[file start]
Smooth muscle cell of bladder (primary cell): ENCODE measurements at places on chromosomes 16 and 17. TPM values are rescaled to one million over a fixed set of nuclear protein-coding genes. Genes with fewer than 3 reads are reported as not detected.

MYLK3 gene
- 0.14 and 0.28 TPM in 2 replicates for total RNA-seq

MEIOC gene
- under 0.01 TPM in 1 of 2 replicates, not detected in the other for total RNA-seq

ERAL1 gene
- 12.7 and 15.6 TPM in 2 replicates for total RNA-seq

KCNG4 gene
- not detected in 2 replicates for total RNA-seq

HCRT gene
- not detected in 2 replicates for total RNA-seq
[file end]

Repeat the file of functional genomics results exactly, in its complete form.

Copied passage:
Smooth muscle cell of bladder (primary cell): ENCODE measurements at places on chromosomes 16 and 17. TPM values are rescaled to one million over a fixed set of nuclear protein-coding genes. Genes with fewer than 3 reads are reported as not detected.

MYLK3 gene
- 0.14 and 0.28 TPM in 2 replicates for total RNA-seq

MEIOC gene
- under 0.01 TPM in 1 of 2 replicates, not detected in the other for total RNA-seq

ERAL1 gene
- 12.7 and 15.6 TPM in 2 replicates for total RNA-seq

KCNG4 gene
- not detected in 2 replicates for total RNA-seq

HCRT gene
- not detected in 2 replicates for total RNA-seq